Sterling Standard from Sterling, Illinois on April 15, 1897 · Page 7
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Sterling Standard from Sterling, Illinois · Page 7

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Sterling, Illinois
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Thursday, April 15, 1897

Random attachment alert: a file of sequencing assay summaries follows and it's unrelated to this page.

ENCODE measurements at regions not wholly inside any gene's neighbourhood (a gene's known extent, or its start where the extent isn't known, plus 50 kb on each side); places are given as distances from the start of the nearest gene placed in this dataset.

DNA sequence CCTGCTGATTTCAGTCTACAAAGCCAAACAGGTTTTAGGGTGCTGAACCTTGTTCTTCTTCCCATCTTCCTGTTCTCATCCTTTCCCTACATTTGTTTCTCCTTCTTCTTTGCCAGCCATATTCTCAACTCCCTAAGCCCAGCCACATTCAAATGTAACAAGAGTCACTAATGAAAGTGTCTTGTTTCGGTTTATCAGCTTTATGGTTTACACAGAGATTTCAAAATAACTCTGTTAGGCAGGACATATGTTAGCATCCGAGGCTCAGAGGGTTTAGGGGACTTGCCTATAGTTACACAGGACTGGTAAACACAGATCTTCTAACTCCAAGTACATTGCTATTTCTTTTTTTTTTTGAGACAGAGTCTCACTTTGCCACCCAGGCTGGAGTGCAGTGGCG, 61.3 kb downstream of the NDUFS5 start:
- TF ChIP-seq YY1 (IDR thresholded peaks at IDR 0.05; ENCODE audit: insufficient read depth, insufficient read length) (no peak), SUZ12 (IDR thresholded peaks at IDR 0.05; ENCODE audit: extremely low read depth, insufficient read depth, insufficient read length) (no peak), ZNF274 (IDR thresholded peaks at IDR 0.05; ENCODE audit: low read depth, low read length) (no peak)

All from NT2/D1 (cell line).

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I. ** Jmp-py year has fled. 3s.ll, PsEH"? you w?»«» all my own; h*» J«*v*« jhftve felt th£ autumn blight, Th» 'wintry frtorm has blown. h*fcde<3 not the cold blast, >r the •winter's Icy atr; we'found our climate Jn the heart, And It -was trammer there. It. . !fli« fttttifi'me* sun is bright. Sail, Th4 sides are-pure In hue; ~ Bat clouds will sometimes sadden them, An<S dltn thsir lovely blue;. &e<t clouds may'Corns to UB, SallJ ' But thire they will not stay; wof there's a. 8]>ell In fond hearts To chase their gloom away. " '" "'"III. -:-•_-. In Blcknesa and" In sorrow Thine eyes were on me still, E£»d there was comfort In each glance To Charm the sense of 111; !AM were they absent now, Ball, I'd seek my bed of palh, And bless each pang that gave me back TJioae lookB of love again. IV. O, pleasant Ae the •welcome kiss, Wtien day's dull round Is o'er S&nd sweet the music of the step That meets me at the door, {Though worldly cares may visit us, I reck not -when they fall, (While I hav? thy kind lips, my Bali,/ _ TEo sinile awayrthemrall.—r—r—r— , —Drake. >r lit* THE AMBITION OFEVA (By Clarence Rook.) VA Norrlngton inserted her latch key Into tho keyhole ef a Bedford Square boardinghouse and entered. It was a dismal, windy, rainy November evening, an'd ever since lunch she had been paddling about {London, climbing the grimy stairs of newspaper offices and talking to people iwlio did" not seem especially pleased to Bee her. Her skirts were wet and faer eyes. On the hall table, disclosed Iby tho flickering gas Jet, were some ,lettern. "A year ago today," said Eva to herself as she closed the door against the wind., "Haa he written or has he forgotten?" • ; •'•••', H« had not forgotten. Eva picked up the letter from the hall table, looked ftuic&ly round at tne closed hall door, at the closed" 1 dining room door, and at the baise door that led to the kitchen stairs—and kissed it. Then she went upstairs to her bed-sitting room with the letter in her hand and a great joy in hep heart. . "Hateful little room!" she murmured to herself as she struck a match and lit the gas. "But it's the last time, thank. God!" ' The room^as not really bad—a bed In the corner, a washstand, a wardrobe, here and there a picture on the walls, and a table by the windpw, rather rickety, on which lay a heap of manuscript i— : a half-finished story. "I will burn that before I go to. bed tonight," Bald Eva, as she caught sight of it.- : •'"'-' Than ph.e took off her hftt / ^'s- •drew the only easy chair under the gas 3et, and sat down. Fingering the -let- 'tar,, she did not open -it at once. Now that happiness stretched in front of her It .waa .pleasant to linger on the con 'fines' of misery, to look back on the life $he.was to leave. - . "It ia not everyone," said Eva re- Jlectlyelyi "who can make, experiments In life—without expense." ' ' Eva Norrtngton had been the pride of the provincial town which gave her (birth,, At the high school no girl could 'stand against her. Her forme? govern- «sfl,-wb,orhowr and-then-asked her favorite puplia tp tea, said she might be 'a head-mistress'one day, ,To Eva .this " eeemed absurd. But when, at the ago of 20, ehe gained a guinea prize for a «tory in a weekly paper she began to think that at least she .might be a great novelist. At any rate, she folt jsure. that somewhere ahead of her stretched a career; and as her twenty- first birthday approached she an- jnounced to her startled parents her Intention of going to London in search 6f it. Thereupon ensued a series of '•domestic ocenes, such as have been teoiampn of late 'in the homes' of En, gland, wbcrrein the parents play .the part; of toe apprehensive hen, the Daughter that of the -adventurous duckling. The duckling invariably gains its pv-int, and so it was with Eva 'Norrlngton. Having refuted argument and resisted persuasion for. a certain • Dumber of weeks, Eva obtained a grudging consent to her departure. The townspeople knew not whether to .ad- jnire or disapprove. But they had read ia novels of young ladles who took their lives an4 their latchkeys into their own hands,-be ( carae famous, and j, married respectably after all, So, during the weeks of preparation for her campaign E'.va became something of a figure in local society, and more than " "one dinner party was 'given In her hon• or, as well as plentiful, advice as to the necessary precautions against London • ^ttUe""and many recipes for guardji against the colds induced by the foga that infest the metropolis. Eva was almost happy, for she had ithe hopefulness of youth and beauty. apd all the exhilaration of taking her lite iuto her hands and fashioning it &s she would, wfth none to raise o'bjec- " flouts to the process. She would have -\iteefl quite happy but for AUaa-Craig. 'fifoF" Allan Craig, w,beaevev he heard „ ty§4lt Eva, was beojt o»-going to Loni dow to make a, 'name for herself, offered her iiis own ae a sub- it wg,a a good enough uatoe, at tfae foot o! a check it was ge fly r^yected, an Allan Craig toad t ia- As she sat fingering h<sr tetter In h<rf j bed-sitting r&otn. ehe went, over th« ! ftrting eceise ta her mind. Tho de- | aila of it would only Increase the de- : ight of the letter. For Eva had ! earned during the last year that imp- plneas is so rare that it deserves to be oiled on the tongue and not swallowed n haste. It was at a dance on the night >efore her departure—her lant dance, BO she thdught, before she started life n. earnest They >vere sitting out a dance together; for Eva woa not disposed to think unkindly of Allan,' hough she might resent his intrusion ttlo her scheme of life." Sne" femem- >ered how there had beea silence be- ween them for some moments, how Alan had leaned his elbows on his knees and dug the heel of his dancing shoe nto the carpet. "And are you quite determined to— to leave us?" said Allan. 'Of course," eald Eva". "My boxes are all packed." . ' "Full of manuscript novels and things?" • 'One novel and several stories." 'I cannot understand why youjwaijt "I want to—well—to live a larger life." "You mean you want to live in a bigger, place?" "Well—not exactly. I don't think you quite understand." "I quite understand that there is not enough scope for you hete and that I am a selfish brute for trying to keep you from your ambition. Look here, Eva, can you honestly say that you don't love me a little bit?" Allan had risen and was standing over her. Eva looked at him. She could see him standing there now—big, comely, with eomethlng in "his eyes that thrilled her, half with fear and half with pleasure. She rose and faced him. • "I .shall be very sorry to leave you— very sorry." "Then why-—" ._ aloft g the road sh« had longed to »h« «MJ!CI judge better w.h!th«r t wotild laed her. It wt>-al<! lead ter o a plae« In ths newspaper paragraphs, 0 a plftcs on the bookstalls, to a place n the photographers' windows, and to a place ia Bay-water or South Kensing- on. This, then, must be the end of he struggle and tha turmoil of the Ightt And how ehe hated th'e Ight! A fight wherein victory would bring her no nearer to the actualities 1 life; for ehe had come to l«arn In the year's struggle that our social sys- em by no means places women on an equality with "men," and^ that "whereas men can buy the fruit of the tree of knowledge of good and evil by the pottle," women must buy the tree outright, and pay cash. It wan terribly unfair; And the most unfair thing about the whole business was that, while success was almost within her rrasp, success was not what she wanted. There was ho fun in living yoUr own life when that Is precisely the life you do not want to lead. V It was not as though Allan Craig had neverJdssed Eva Norrlngton. - opened^he " letter, cutting TJiS envelope with her nail-scissors. For some distinction must be made between your first love letter and your boot- maker's bill. She felt as one who baa aeld his breath to feel what suffocation IB like. The letter was long. Eva read quickly at first, then slowly, knitting her brows aa ehe turned tho pages, and came at last to the signature, "Ever your friend, Allan Craig." The letter lay for some minutes in Eva's lap, while she looked vaguely round _her room. He "is afraid of spoiling my career—my, success has put up an insuperable barrier between us," she murmured. The phrases of the letter had burned themselves Into her brain. "Oh, Allan! I wish I could tell you — or do you want to hear?" ' , ' Wh«n the dinner bell rang an hour MlergardH, =yoTF r ieer 1 ATiIan 1— t-kno w : I have It in me to do good work, and I must be where good work is wanted. Here I am hampered; In London- — " "You may fall," said Allan, with a note of hope In his voice. "I shall succeed— I know I shall." "Will you write to me?" Eva hesitated. She was half-Inclined to give in to that extent. Allan had mistaken her hesitation. "No," he said; "There shall be no selfishness in my love for you. I will wait a year from tonight; and then, if London is — no go, you know, there will always bo me. You can't expect me to pray for your success, can you?" Eva, placed on her mettle, looked him in the face. I am bound to succeed," she said, and turned to go. • Th.e waltz had ceased in -the room below and a rustle of skirts and a ripple 'of .tongues had taken its plaqe," ,, . ..''_ ,.: . " e,. perhaps,!' "Quick!" ehe said, "some one will come." A woman may forget many things, iyit no woman^ forgets the_flrst time -a lovdr'sTann^waa"around~ter waist and a lover's lips upon her own. And as Eva sat in tie corner of a third-class carriage 'in the' London train next morning, looking"' forward to the career before her, the remembrance of the support of Allan's arm persisted In obtruding Itself. Having got what she had wanted, she already began to doubt if she . wanted what ehe had got. For a career, after all, is rather a lonesome sort of thing. §uch small success as may come to the inexperienced girl upon her first Incursion .Into Uterature_camejto J2y_a,_ INTRODUCED HIS WIFE. She lived sparingly, worked hard, an<3 never made the mistake of refusing in vitations on the ground of work. She staid up a little later, ,or got up a little earlier instead. A weekly column on "Health end Beauty," pjaced at her disposal by the youthful editor of a new woman's paper, who had met her al the Writers' Club and ., thought her pretty, paid her weekly bill at .the boarding house, Her stories found frequent acceptance.jsaiid occasional welcome in: the minor periodicals, and a happy meeting with an editor at a din ner party paved the way to her appearance }n a widely-read .magazine. By the end of, the year Eva Norrlngton had got so far towards the realization of her ambition that wheu people hearc her ^anifc mentioned they wrlnklec tlielr brows and tried to remember where they-.had heard it before. At home, of course, her fame was great The papers in which she wrote circulated freely in tlie town, her stories were discussed at afternoon teas, anc townsfolk were glad to 'think that they participated to some extent in the literary movement of the ceutury, Aod all this litoe Eva-was fcorribly loaely. Site knew pleaty of people and Ufceft Uiwa; they were kiftfi to a «fi$i« $ft, <J*»za b@cau« they }ik««i ber fcr writing table, where she had been tolling over her half-finished manuscript She had not burned it ' Five years passed before she saw Allan Craig again, and then the meeting was unexpected, at the exit of the theater' whither Eva had gone to see the hundredth performance of her play. Allan was obviously proud, of knowing her, and Introduced hla wife, to whom she gave graceful recognition. It waa raining, and Allan offered to see Eva to a cab. They stood for a moment on the steps to the entrance. "Yea," said. Allan, In answer to .Eva's polite 1 question, "all is going well. We have a little daughter— Eva— my wife's name, curiously enough." He stood by the hansom as she entered, guarding her dress from the wheel. .As she turned to give the ad-> drees, he said: ''I ought to congratulate you on your success. -It is. very sweet to me. You know— you— you owe it all to merAre "Yes; I owe it to you,' 1 she said, leaning forward as the apron closed about her, and. the attendant constable grew impatient^ _"Come and jee me— Tues-days." " T : ~r~''.~ •"I can't think why I- should be. so silly," said Eva. to herself, - as she stuffed her' handkerchief back Into her pocket and felt for her latchkey* when the cab drew up before the hall door of her flat . in Kensington.— London Black and White. QUEER BOATING CUSTOMS. The Kgyiitluu Dulmblyeh and the Por- tugucno Muletii. And now, shifting the scene from the isles of the Pacific to the Nile, we find anothef~characterlstic lateen-sail craft in the Egyptian dahabiyeh, the" passenger-boat of the Nile, or in the nuggar, the freight boat of that historic river, eays a traveler in St. Nicholas. Theae craft ply under regular racing rig, for the huge yard, with its powerful sweep, is about one-third-longer than the hull, arid there is also a lateen-rigged jiggermast. Where one of these craft Is eighty feet long, the yard is 1.20—so long that it is made of several pieces firmly spliced. This enormous sail power is required to stem the current. Nine months of the year ". the captain baa the wind fair upstream and on the return voyage he stows away the sail and Just floatia down. -To swing around with the. current he has a" rudder six feet wide, the tiller extending over the top of the cabin, which is flush with the deck. And so the dahabiyeh drifts slowly past the ancient ruins along this famous stream, >and the pasaenger on this craft, of a type perhaps coeval with the Pharaohs, • concludes that he who had not "done" Egypt on a dah- abiyeh has not done it at all. The nug- gar is like the dahabiyeh, except that it • has no deck, only a stage for the steersman; It is a rough-looking craft built .of short pieces of wood so loosely Joined as to require much plugging with mild and rags. Perhaps the odd- est-lookl?ig craft in the world is the muleta, the boat of the « Portuguese fishermen. _The remarkable features of the rig are the numerous little sprit- Bails forward, which resemble so many little white winged birds, flying ahead of the vessel. Curious, too, is'the rowel o! ornamental nails at the bow. The usual method of fishing from the mu- leta is with drag-nets. Wpag. "It is no absolute disgrace to be ragged," said the critical lady, "but I wouldJike to know if you can give any excuse, for the—ah—-absolutely awful condition of your doth.es? Dcu/t you think a scrubbing would do them good?" i know it would," admittet Wwry WatJtina, "but the fact }a hard I caoi't afford Rcvattt In On Jan. 8 we put ninety eggs In a Jrst-class incubator, and on Jan. 12 we eet fifteen eggs tinder a large Buff Co- cbln hen,- making a total of 105 eggs set out for a midwinter hatch, writes SL B. Oeer la Texas Farm and Ranch. Of the incubator eggs, thirteen tested out the first ten, or five days after they were started. - Ojl the 15 under the hen all tested fertile* Ten days later, five more came out of the Incubator, and five others were marked "doubtful," leaving sixty-seven good and strongly Impregnated eggs in the machine. In the meantime, the hen had broken one egg, leavihg 14 under her that still tested all right Then came the terribly cold weather of the latter part of the month, that sent the temperature, in the room where the Incubator was away down near to zero. Still the Uher- mometer Inside stood at 103 degrees. ." made i t BO cold 'for our hen, however, that-we moved her and her nest into the back kitchen. The eggs In the Incubator were a little slow In hatching, some of the chicks being twenty- two days In gettlnp out In all, there were forty-six chlckens'hatched from the total of ninety eggs put In, or a fraction over 50 per cent. A good man} fully developed chicks died in tha shell Just at hatching time. This we attribute to two causes; imperfect moisture and chilling when it was absolutely necessary to open the incubator, the •weather was so cold. In due time the hen came off with her chickens,- and there were fourteen chicks, too—one chick for T?ach, egg. Do we condemn the incubator? No. We are well satisfied with our mid winter hatch, sit has done better, much better, and It will do better again. Circumstances were against it. And yet the results were BatlBfax:toryr^Wh^woUia'noTglYel,wo" eggs f or a^chielc JiriHFmonln of January? We are very sure that we would every time. We put all the chicks In a brooder. We have lost seven, of which the most were small and weakly at first. The balance are lively little chaps that it is a pleasure to feed and look after. Habit and Fowls. Tho 'poultry editor of the Fanners' Review has been forcibly struck for years by the extent to which habit exists among fowls. It Is a factor of considerable importance, and one that nd poultry raiser can afford to ignore. Especially Is this true In regard to the food that the birds eat. Sometimes it IB important that fowls be taught to eat a certain food. They jnay at first refuse it, but-if given-the food repeatedly will in many cases come to like it. One winter the writer had a good many beets and tried to feed them out to the birds'vefused the proffered dainty with scorn.' 'So the beets rotted in the cellar or were thrown out into the snow, there being no other use to which they could .be-put—This-winter the writer has again had an experlerice-in'-feed^ Ing beets. He tried some chopped.and the birds did not care for them. They simply looked over the brightly colored pile and went away, apparently convinced that nothing of that color could be good to eat. A few hens, however, picked at them daintily. But the food was offered them 'again and again on consecutive days. . The last day a half •basket was offered them, and though they had an abundance of uneaten food they .greedily devoured the chopped beets, and when the feeder went to get the 'basket not a scrap remained;—The birds had,come to the conclusion that the chopp'eo! beets were a first-class food. The writer Is now lamenting that be has not a good stock of beets to be used in this-way, and determines that next year he will lay in a good supply. '•••' ! •'.'•••.;•' : A similar experience was undergone in feeding oats. At "first the fowls seemed averse to eating them, but now they seem to like them better than any other food, possibly excepting corn. We have heard some poultry raisers say that they sever feed oats because they have tried them sometimes and the hens will not eat, them. Try them again and keep trying. »' '•'•"•' Frosted Combs. In a recent walk through South Water street/ Chicago, the writer was forcibly struck by the .great number of fowls that had had their combs frozen. Booth after booth was paesed where all of tne chickens had their combs frozen down to their heads. So uniform was this circumstance that one could but help wondering at the barbarous treatment so ' universally accorded the fowls. It Is not likely .that the fowls ^are subjected to such severities of .weather after corning into the hands of the commission men, for there had not been weather for three weeks of the time that would freeze combs. The dilapidated appearance given to the heads of the birds made them very uninviting to the purchaser, and we doubt not had something to do with lowering the price. Be this as It may, feelings of humanity should J«ad one to protect their helpless animals from unnecessary suffering.'. To crowd the fattening rapidly, feed at least five times a.day. If the male is not pure breed he will effect no improvement in the flock. Where a man "keeps a hundred hens the bouse should be cleaned out every day. • ; . . " . Make the poultry house a thing qf beauty if possible. It should not bs & detriment to the looks ol the The Ammonia, arising rroia accumulated a»'opp!Egs is the po^Hry faous« is \Jetrta4iutal to tae ijefeltii of tha For weeks we have been preparing for this Great Easter- tld6 Event, by securing Tom tte leading fashion centers, novelties that are appropriate and in demand at Easter. Special Low Prices have been made to stimulate generous buying, and those who are wise will make their.selections before-the-Saturday rush, as many novelties shown cannot be again duplicated.. . Easter Neck Wear, : '••[aster Linen Collars & Cuffs Easter Belts and Veilings, The newest conceits and novelties can be found here. EASTER CAPES and JACKETS. We have received direct from manufacturers some very .handsome —Plumsretc;—Seerthernr EASTER CAPES. Fresh assortments just received for Easter sales. Correct in style, handsomely made, in both Cloth and Silk. FOR RASTER- Twenty-five beautiful brocaded Silk Capes, both plain black and fancy} lined—aereat 8&.00 value,"*. FOR EASTER, *" EASTER UMBRELLAS— Fresh assortments just" opened. Fifty Gloria Urn- brellas, natural wood handles, silver trimmed, steel frame, warranted .fast black, cheap at 81.00..,.. FOR EASTER Fifty handsome Umbrellas, steel rod, tight roll, natural wood handles, fu.1,1 26 ~ inches," fast colors, .warranted, good value at S1.50 FOR EASTER Fifty superb Umbrellas, ele- —^-gantly mounted^ natnral wood—handieSj—Sterling- 75c lOc 18c Silver trimmed, 26 inches, line silk serge covering, some steel rods, values f /\A up to 88,00,-. l.llll ' FOR EASTER *" vv EASTER HANDKERCHIEFS. 200 doz. beautifully embroidered Handkerchiefs, specially reduced for this Easter Sale,' some with plain embroidery, some embroi dered.with silk, some lace trimmed—a magnificent collection tor Easter— . il HANDKERCHIEFS^ r "~ft7. Values up to 12J£c—choice .... Ov HANDKERCHIEFS— . Values up to 15o—choice. HANDKERCHIEFS— Values up to 19c—choice. HANDKERCHIEFS- Values up to 25c—choice. A splendid opportunity to save mon ey and supply your Easter wants. EASTER KID GLOVES. We start this sale with • • * V complete assortment of sizes and cplors,but cannot tell how iOng we will be able tp maintain complete stocks. Those who are kid Glove wise will make ' early selections. THE QEISTER. Our popular Lacing Glove , that we have sold with almost universal satisfaction, fresh assortments of the new Spring shades and black, for Easter THE DAVENPORT. Our superb two clasp Glove, newest Spring f /\/v shades and black.a regular I IIII . ^ 81.25 glove for, »»VV VIRGINIA, A superb 3-clasp Glove in | all the newest and scarce I shades; a 82.00 glove for. *' EASTER HOSIERY. 25 dozen Ladles' Fancy Hose, new styles, superb .. quality, the kind you have been accustomed to pay 35o for, in this Easter Sale, Choice... '. JV 'rffe If* [ have land'and Akron Cement and Windsor Fresh Lime always hand* My Spring: stock of flflWHr ^9ttf oA^inEMfflRAitA^^MRRCTHiflBjBfei^Bv is arriving (iaijy and tft@ grades can't be beat. Get Prices, of me before you buy. Telephone No. 19. Good clean Clover and Timothy Seed for sale at Moses Dillon's Elevator. Bright clean Salt, 78 cents per barrel, Moses Dillon* Perfumery, .256'an ounce, » ; Former price, 400 Good Soap, 7b a cake* 'Former price, .10o .. .. —r—^—-—-,-—Former price, 2§c- Pendls, 3 for 5Ci , Former price, 3c each Two 5c pkgs. of Gum for 5c- W.P.Hallett, ao w. 3rd st. ... Druggist. Our Cheap Hats • Range from ' $1.00 TO $4.00 EACH and._. ,_ . Our~Selec^ Patterns ,• from $5.00 TO $15,00 EACH MISS ALICE WILKINSi, No. 5 East Third Street.. Books, Mftg*cme« and ¥t* • pen neatly «o4 eubBt»n (tally bound, u> diaeraat irtjrlM »ndat prices to tun tb« UaiM«ikt«j» STERLING STANDARD SINDIIf , Iwu, New, . Millinery Store* Has an elegant line of Hats, Ribbons and Flowers of the very latest styles and colors. Our price for trimming jindretrimmingis oajy 16c, First door north of Gait House Batr&aoe,